Kiteboarders make 100-mile crossing

Kiteboarders and their supporters wave marine flares and victory flags as they arrive by boat at the Cayman Islands Yacht Club on Sunday. The kiteboarders completed a 100-mile journey from Little Cayman to Grand Cayman. - PHOTO: TANEOS RAMSAY

A team of athletes made history Sunday as they traveled 100 miles from Little Cayman to Grand Cayman by kiteboard.

The 10 kiteboarders overcame challenging wind conditions, seasickness and the psychological stress of traveling across the open ocean, driven by their cause: Kiting for Cancer.

Before their trip, the team raised nearly $130,000 for the Cayman Islands Cancer Society. That community support – and the knowledge of what those funds would mean for cancer patients in Cayman – kept the kiters going during moments when they thought they were ready to give up.

“Everybody just pushed themselves to their physical limits. If it was one mile more I don’t think I could have made it,” event organizer Amy Strzalko said. “The fact that you know the local community has confidence in you, that makes you finish it, and then you think of the reasons why you’re doing it.”

Damian Davis, one of the kiteboarders who made the trip, said that the community displayed just as much teamwork in coming together to support the Cancer Society as the kiters did on their crossing.

“It really does make it worthwhile, and to hear immediately on our return people talking about how stoked they were that we’ve been able to raise this money … it was really fulfilling,” Mr. Davis said.

Mr. Davis said he has always wanted to do the crossing and the experience of actually completing it was the highlight of his 15 years on the island – but it was tougher than he expected.

The kiters anticipated the trip would take six to seven hours, assuming they traveled on a day with ideal wind conditions.

Kiting for Cancer team, back row, from left, Damian Davis, Jon Dobbin, Hope LeVin, Cora Schwendtke, Tristan Relly, Jeremy Walton, and Carlos Barroso. Front row, from left, Andre Slabbert, Derek Serpell and Amy Strzalko.
Kiting for Cancer team, back row, from left, Damian Davis, Jon Dobbin, Hope LeVin, Cora Schwendtke, Tristan Relly, Jeremy Walton, and Carlos Barroso. Front row, from left, Andre Slabbert, Derek Serpell and Amy Strzalko.

The team monitored weather conditions for weeks before deciding Sunday would be the best day, but Mother Nature had other plans.

On Saturday, during their practice in Little Cayman, the team encountered winds of 25 knots and 10-foot seas.

“We had such a scary training day on Saturday, it really made our faces turn white when we saw the waves,” Jon Dobbin said. “We were all shaken from that, but I think it knocked our cockiness out … and we got pretty serious that night.”

Fortunately, the seas calmed the next day, making it safer for the boats that were traveling along with the kiteboarders for navigation and safety purposes. The winds, however, calmed down too much.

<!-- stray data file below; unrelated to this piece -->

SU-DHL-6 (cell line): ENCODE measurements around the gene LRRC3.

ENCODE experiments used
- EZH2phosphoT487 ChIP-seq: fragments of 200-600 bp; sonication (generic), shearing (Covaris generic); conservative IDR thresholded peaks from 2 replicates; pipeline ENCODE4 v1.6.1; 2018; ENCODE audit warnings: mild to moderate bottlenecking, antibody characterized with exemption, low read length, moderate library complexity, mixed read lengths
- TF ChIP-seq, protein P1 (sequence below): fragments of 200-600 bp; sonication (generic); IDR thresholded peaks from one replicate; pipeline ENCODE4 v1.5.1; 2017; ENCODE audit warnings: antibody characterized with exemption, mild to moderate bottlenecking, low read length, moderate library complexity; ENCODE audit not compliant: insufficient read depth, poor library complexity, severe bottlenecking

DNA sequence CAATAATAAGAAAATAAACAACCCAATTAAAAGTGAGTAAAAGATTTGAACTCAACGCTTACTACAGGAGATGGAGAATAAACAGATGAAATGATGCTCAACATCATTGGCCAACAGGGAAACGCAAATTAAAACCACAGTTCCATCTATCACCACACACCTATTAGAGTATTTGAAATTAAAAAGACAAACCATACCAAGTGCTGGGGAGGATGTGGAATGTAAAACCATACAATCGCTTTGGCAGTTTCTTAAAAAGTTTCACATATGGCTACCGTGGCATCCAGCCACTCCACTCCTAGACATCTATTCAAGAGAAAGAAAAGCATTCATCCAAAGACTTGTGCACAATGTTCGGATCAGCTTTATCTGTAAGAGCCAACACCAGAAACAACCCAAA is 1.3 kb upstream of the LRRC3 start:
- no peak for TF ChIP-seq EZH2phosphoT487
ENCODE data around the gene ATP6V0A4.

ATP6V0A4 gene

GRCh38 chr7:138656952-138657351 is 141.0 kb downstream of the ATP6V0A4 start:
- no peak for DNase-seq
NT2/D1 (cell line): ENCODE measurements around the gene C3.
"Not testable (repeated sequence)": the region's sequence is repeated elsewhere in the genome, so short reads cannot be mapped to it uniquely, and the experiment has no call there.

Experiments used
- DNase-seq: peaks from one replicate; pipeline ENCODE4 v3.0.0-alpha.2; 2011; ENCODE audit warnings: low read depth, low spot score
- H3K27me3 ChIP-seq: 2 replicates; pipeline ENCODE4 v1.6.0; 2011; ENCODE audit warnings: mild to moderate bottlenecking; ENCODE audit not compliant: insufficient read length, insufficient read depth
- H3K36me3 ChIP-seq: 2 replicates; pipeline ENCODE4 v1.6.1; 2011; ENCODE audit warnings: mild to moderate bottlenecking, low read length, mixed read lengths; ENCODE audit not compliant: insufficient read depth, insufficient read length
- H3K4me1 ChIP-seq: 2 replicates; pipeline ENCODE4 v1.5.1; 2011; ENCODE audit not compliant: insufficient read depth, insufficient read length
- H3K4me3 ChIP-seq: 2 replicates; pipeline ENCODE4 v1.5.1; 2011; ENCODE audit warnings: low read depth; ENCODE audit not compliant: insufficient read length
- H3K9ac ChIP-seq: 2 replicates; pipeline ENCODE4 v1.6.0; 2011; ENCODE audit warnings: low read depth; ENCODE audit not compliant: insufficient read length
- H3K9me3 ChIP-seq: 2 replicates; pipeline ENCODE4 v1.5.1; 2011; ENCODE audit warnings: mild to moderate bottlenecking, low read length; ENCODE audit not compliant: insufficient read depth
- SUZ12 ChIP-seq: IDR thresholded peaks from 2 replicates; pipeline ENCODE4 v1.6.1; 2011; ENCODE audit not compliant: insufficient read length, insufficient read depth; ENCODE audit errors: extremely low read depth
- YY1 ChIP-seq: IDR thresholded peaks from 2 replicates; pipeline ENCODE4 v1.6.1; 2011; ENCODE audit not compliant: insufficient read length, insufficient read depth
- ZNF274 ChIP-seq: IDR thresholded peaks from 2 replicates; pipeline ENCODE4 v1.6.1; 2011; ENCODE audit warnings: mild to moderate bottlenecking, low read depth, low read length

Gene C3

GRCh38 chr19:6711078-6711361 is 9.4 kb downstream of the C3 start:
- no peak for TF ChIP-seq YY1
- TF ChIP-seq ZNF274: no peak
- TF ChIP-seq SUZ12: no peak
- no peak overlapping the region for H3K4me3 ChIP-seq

Mr. Dobbin said 16 knots would have been perfect, but the wind only picked up to 13 or 14 knots.

As a result of the poor wind conditions, the kiteboarders had to change their parachute-like sails, switching to bigger ones to get more power. The conditions took a heavy physical toll on the athletes, too.

“Kiteboarding is not normally an upper body physical sport, but everybody I know this morning, every guy and girl, has tired arms from cycling the kite back and forth trying to generate power, and that’s all we were trying to do for eight hours,” Mr. Davis said.

“There’s a time where you have to dig deep and do whatever you need to do to make it happen,” he added.

After eight-and-a-half-hours on the water, the team finally had Rum Point in their sights. Hovering above, the police helicopter greeted them, and the encouragement helped the team make the final push into Grand Cayman, Ms. Strzalko said.

“We were all just physically exhausted,” she said. “As soon as we saw the chopper, everybody got super emotional.”

After landing at Rum Point, they traveled by boat to the Cayman Islands Yacht Club, shouting, shooting off flares, horns blaring as a welcome party waited to greet them.

“The elation getting there, you’re just on an absolute high,” Mr. Dobbin said. “What an epic day.”

Ms. Strzalko said she was “blown away” by the support from the crew and everyone who helped the team complete the journey, including the many businesses and individuals who donated money to the cause. She hopes the community will come together again on Thursday at the Kiting for Cancer wrap-up party at Morgan’s restaurant at the Cayman Islands Yacht Club and help the team reach its goal of $150,000 for the Cancer Society.

The wrap-up party starts at 7 p.m. with drinks and canapes. A live auction starts at 8:30 p.m. Tickets are $50 and can be ordered from Epic Day Entertainment or purchased at the door.